My last shelf purchase (our second biggest expense) was for canned food storage unit with drop down capability so the cans can be rotated easily. ($250) (Reliance Home Shelves).  Spending $500 on shelving probably seems like an elaborate and maybe unnecessary expense.  However, having “good bones” is the basis for successful storage.  If your shelves sag and it is difficult to rotate your stock, you are less likely to keep up with the project.  If you can find used or inexpensive shelving that works for you, that’s great!  Just remember…good bones are important!

The sporting goods store became my favorite haunt!  The clerks began to recognize me when I went into the store!  Look for sales and coupons.  I bought a tent that sleeps six ($99) and sleeping bags ($39) each.  All items were purchased at half price.  My youngest daughter also has a tent that sleeps 6 which we could also use in an emergency.  Eventually I ordered four army cots over the internet at ($24) each.  The army cots along with the air bed, two conventional beds and two sofas in the house would ensure each family member had a place to sleep.

Food collection is interesting and challenging.  Remember, buy what you eat!  There are millions of web sites selling MRE (Meals Ready to Eat), but they are rather pricey.  I did find one company (Lindon Farms) who would auto ship a bucket of food each month for ($59).  Each bucket provides 60 meals.  Buying canned foods is a good alternative and will add some variety.  Be sure to check expiration dates.  If an item does not have a date, don’t buy it.  In addition, use labels to mark each item so the expiration date clearly shows and remember…nothing perishable goes in the DRR without that date!  It is convenient to pick up a few extra cans each week while grocery shopping.  (Sam’s Club) sells many varieties by the case.  However, keep in mind that the entire case will expire at the same time…a disadvantage if you have a small family, or don’t use canned goods often.  The advantage of the MRE’s is that they are good for 25 years…no rotating required!

Water was the next challenge.  Over time, I purchased fifty gallons of drinking water, a few gallons each week.  (Meijers Grocery Store) usually has Ice Mountain gallons, 6 for $5 dollars.  Realizing that we would need much more water, I looked for 55 gallon storage barrels.  I found that they cost from $80 to $100.  Wow!  That could break the bank for sure!

One day I noticed several large white containers outside a local business.  I called to see if they were for sale and after some negotiating, was able to purchase all three for $50.  Don’t be afraid to ask about things.  All they can do is say no!  These containers had been used to transport maple syrup so they were food grade which is important for water storage. They also hold a whopping 275 gallons of water! We put one of the containers under the barn downspout to catch rain water for the garden, and put one in the garage and filled it.  The third container was sold to our postal carrier (who is also a “Prepper”) for…you guessed it…$50…making my net investment zero.  I then purchased a Berkey Water Filtration System ($250).  We can even filter the swimming pool water if we need additional clean water.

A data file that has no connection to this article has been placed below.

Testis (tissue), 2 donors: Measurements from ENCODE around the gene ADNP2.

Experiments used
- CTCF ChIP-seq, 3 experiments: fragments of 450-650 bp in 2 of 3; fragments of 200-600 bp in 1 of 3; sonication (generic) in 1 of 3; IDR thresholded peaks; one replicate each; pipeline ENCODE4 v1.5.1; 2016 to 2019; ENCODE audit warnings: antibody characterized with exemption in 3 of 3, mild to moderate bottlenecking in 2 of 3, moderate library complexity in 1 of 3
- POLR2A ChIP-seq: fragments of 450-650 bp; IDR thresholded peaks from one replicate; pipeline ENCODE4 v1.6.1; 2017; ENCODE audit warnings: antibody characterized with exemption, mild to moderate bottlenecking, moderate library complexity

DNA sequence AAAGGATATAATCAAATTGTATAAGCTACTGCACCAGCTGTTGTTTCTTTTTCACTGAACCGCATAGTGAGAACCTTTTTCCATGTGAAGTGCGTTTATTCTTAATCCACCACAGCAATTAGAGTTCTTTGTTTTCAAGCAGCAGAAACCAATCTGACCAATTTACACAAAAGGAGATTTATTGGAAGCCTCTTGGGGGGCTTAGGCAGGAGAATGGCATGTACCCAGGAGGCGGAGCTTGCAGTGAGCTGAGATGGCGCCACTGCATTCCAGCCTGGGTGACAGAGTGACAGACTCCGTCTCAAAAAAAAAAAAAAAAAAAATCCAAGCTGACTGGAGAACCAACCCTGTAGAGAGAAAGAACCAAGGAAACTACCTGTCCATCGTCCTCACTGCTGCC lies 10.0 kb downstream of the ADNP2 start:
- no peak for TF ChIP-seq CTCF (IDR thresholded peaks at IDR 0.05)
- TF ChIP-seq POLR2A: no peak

Setting up a first aid area is important.  Getting health care during a disaster could prove very difficult.  I  purchased basic bandages, band aids, Neosporin, aspirin, ice bags, hot water bottle and heating pad.  Gradually as I grocery shop, I have added, allergy medicine, cosmetic items, and basic first aid supplies. I plan to order a kit for stitching up wounds.

Since staying healthy is critical during and after a disaster, my husband and I begun a nutrition plan and have eliminated all junk food from the house.  We are eating more fruits and vegetables, exercising more…generally trying to eat healthy and build more stamina.

 

One additional area in my DRR contains items for bartering or trading.  I purchased some liquor, tampons, baby items, small children’s entertainment items, sewing kits, soap, tooth brushes and paste and items people will desperately need during a disaster.  Those are kept separate from our usable
items and will be used to trade for things we need but forgot to buy.  I also purchased coloring books, crayons, markers, and books to keep our great grandchildren occupied.

I estimate I have spent approximately $4,000 over the course of this past year.  Believe me it is worth every penny for a good night’s sleep!  Remember, be inventive and creative…think outside the box!

 

This is an archive of: http://americanpreppersnetwork.com/2015/08/reluctant-prepper-one-womans-story.html